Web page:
his characters remind me of the vow of poverty monastics make. it isn’t a negative vow–at least not for the nun. it is in fact a positive one, one that moves the renunciate closer to the divine. bolano’s poets and losers and mothers are an equal type. and one way to describe his natural, moving, ecstatic and elegiac style is to say that it simultaneously shows the mundane and profoundly human while it recognizes and manifests the divine (or maybe better said: the cosmic).

AMULET is a slowly shifting machine, moving from a narrative built first on a natural and sad and graceful character development into a kind of modernized persephone-in-hell myth then into a creepy symbolic tale (though for what is hard to say) and finally into a long description of an icy, abstract landscape.

i probably didn’t do a good job assigning the sections descriptions–and i missed a few–but there are distinct parts to this novel. and bolano gently leads the reader (and virgil and dante are explicitly mentioned) through these passages, a series of subtle changes. the book is one long song describing the horror story (that the narrator proclaims will not appear to be a horror story, but is, nonetheless) of living through history–in this case latin america’s revolutionary 60s and 70s.

here’s one paragraph, within which bolano seems to convey succinctly and impossibly some of the tumult of that era. a phone call is made asking about arturo (a boy who has gone from mexico to chile in 1973 to ‘take part in the revolution’) (and where he barely escapes execution):

“One night, at a party in Colonia Anzures, propped on my elbows in a sea of tequila, watching a group of friends trying to break open a pinata in the garden, it occurred to me that it was an ideal time to call Arturo’s place. His sister answered the phone. Merry Christmas, I said. Merry Christmas, she replied sleepily. Then she asked where I was. With some friends. What’s with Arturo? He’s coming back to Mexico next month. When exactly? We don’t know. I’d like to go to the airport, I said. Then for a while we said nothing and listened to the party noises coming from the patio. Are you feeling OK, his sister asked. I’m feeling strange. Well that’s normal for you. Not all that normal; most of the time I feel perfectly well. Arturo’s sister was quiet for a bit, then she said that actually she was feeling pretty strange herself. Why’s that? I asked. It was a purely rhetorical question. To tell the truth, both of us had plenty reasons to be feeling strange. I can’t remember what she said in reply. We wished each other a merry Christmas again and hung up.” p.76.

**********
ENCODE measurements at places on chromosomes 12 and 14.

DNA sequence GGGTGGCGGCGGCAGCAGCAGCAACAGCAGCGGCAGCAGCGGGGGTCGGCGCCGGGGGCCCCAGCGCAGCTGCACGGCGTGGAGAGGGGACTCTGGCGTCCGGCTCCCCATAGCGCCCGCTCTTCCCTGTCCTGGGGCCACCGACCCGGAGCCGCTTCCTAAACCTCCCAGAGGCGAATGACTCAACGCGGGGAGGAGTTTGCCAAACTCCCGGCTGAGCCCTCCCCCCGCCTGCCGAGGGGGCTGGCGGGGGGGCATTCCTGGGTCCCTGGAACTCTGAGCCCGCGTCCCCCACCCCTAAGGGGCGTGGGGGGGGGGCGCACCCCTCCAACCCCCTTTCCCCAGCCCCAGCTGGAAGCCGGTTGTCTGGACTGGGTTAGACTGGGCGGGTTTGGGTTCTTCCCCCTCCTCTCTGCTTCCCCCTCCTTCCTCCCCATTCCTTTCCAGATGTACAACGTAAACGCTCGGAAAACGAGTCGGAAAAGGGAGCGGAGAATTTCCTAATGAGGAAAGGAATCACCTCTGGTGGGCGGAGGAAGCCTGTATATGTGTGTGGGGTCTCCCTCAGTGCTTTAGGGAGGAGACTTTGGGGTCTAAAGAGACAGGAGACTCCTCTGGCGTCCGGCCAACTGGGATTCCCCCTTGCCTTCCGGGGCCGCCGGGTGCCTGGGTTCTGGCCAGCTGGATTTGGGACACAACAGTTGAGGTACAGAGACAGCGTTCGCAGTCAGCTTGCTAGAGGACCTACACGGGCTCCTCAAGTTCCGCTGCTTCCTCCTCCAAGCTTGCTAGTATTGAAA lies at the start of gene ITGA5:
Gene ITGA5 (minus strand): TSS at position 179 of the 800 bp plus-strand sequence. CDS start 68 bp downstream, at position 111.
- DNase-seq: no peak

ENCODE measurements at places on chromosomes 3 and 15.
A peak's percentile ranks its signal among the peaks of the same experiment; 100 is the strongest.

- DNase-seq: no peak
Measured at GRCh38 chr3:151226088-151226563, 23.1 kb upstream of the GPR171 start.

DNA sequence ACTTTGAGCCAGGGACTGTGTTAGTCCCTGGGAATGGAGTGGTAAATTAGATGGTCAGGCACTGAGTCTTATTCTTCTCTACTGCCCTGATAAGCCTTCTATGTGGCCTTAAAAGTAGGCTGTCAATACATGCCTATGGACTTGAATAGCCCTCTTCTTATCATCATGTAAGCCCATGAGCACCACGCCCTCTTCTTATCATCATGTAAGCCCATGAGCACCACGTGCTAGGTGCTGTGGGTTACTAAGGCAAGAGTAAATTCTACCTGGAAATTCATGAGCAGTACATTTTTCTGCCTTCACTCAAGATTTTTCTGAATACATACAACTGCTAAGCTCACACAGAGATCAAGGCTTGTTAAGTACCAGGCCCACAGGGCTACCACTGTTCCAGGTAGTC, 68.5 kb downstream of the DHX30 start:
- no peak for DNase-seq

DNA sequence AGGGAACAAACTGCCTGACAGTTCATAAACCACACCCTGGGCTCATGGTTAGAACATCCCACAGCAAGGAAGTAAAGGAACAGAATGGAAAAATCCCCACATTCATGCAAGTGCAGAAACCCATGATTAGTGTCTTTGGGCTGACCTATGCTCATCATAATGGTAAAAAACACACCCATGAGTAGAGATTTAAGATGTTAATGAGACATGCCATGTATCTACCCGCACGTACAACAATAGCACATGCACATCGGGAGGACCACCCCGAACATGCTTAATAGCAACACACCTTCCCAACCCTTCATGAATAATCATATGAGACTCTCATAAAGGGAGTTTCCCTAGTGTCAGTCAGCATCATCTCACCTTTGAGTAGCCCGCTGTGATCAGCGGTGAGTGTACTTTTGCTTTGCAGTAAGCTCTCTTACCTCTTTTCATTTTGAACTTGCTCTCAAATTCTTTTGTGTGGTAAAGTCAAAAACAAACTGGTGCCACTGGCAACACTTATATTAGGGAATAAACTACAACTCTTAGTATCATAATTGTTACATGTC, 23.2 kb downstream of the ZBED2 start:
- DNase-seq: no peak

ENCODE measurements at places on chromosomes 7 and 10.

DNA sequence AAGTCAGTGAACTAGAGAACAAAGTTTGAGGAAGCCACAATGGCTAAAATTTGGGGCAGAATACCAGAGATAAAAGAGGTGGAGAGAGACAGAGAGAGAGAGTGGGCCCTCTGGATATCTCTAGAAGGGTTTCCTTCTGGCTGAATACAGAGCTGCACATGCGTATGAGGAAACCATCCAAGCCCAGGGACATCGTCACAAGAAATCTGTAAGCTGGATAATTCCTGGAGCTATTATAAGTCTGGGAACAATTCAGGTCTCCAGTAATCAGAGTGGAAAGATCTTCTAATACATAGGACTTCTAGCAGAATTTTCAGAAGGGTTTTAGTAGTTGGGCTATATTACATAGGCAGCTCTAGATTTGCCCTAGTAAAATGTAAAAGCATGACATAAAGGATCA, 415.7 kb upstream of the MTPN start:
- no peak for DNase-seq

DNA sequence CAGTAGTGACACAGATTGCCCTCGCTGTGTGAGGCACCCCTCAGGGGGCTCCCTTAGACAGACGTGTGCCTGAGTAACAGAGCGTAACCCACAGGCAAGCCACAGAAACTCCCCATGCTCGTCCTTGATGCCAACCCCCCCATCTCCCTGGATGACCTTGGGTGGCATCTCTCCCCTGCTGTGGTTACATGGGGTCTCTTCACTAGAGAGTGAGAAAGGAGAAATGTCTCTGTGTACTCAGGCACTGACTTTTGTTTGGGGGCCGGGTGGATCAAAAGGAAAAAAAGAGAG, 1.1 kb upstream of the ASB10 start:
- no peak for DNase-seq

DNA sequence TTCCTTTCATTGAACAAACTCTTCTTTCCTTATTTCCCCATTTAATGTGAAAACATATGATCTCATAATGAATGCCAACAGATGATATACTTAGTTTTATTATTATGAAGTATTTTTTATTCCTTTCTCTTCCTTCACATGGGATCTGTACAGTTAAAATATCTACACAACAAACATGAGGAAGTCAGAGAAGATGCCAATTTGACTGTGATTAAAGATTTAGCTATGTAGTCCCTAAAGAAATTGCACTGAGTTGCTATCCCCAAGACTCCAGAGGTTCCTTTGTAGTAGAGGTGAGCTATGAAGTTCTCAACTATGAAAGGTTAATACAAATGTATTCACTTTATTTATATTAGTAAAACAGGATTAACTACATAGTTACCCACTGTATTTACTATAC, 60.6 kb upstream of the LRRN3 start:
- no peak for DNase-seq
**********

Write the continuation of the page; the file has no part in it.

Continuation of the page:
find used or find in a library

The Ship by Hans Henny Jahnn

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the intro namechecks both melville and giorgio de chirico and the book indeed is an odd combination of nautical metaphysics and surrealism’s insidiously creepy emptying out.

an intense mystery story, not unlike the slow build-up of a bela tarr movie. in places it moves at a wild pace like a murder story’s final confrontation or a chase scene; other times it lingers endlessly over each character’s neurotics and guilt and anxiety–everyone in it an active raskolnikov. (and maybe the book is one long crime and punishment minus the denouement–just accusations and guilt.)

i did find myself a little struck by tedium midway through, waiting as the horror story set up itself–but then man, did i get walloped by the ending. it certainly leaves an impression…

and other than this overall, final and somewhat crushing impression, which is weighty and mysteriously achieved, the sentence-by-sentence style is what i think’s also most memorable about it. (even so, it’s a sum greater than its parts.) but here’s but one early example:

“We have witnessed the horrible again and again, a transformation no one could foresee. A healthy body is run over by a truck, crushed. Blood, once secreted, once feeling its way blindly through the body, pulsating in a meshwork of thin streams, spreading the chemically charged hormones and their mysterious functions like a red tree inside man–this blood now runs out shapelesssly in great puddles. And still no one grasps that, in a network of veins, it has form. But even more horrible–the death struggle itself, in which the innumerable organs, which we believe we feel, take part. Terror is stronger in us than delight” (p. 32).

found thankfully through will schofield’s blog.


try to buy used or find at a library